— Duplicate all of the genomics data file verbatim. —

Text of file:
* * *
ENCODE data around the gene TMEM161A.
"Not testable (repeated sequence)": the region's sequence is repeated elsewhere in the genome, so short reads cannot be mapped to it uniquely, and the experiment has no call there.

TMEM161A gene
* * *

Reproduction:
ENCODE data around the gene TMEM161A.
"Not testable (repeated sequence)": the region's sequence is repeated elsewhere in the genome, so short reads cannot be mapped to it uniquely, and the experiment has no call there.

TMEM161A gene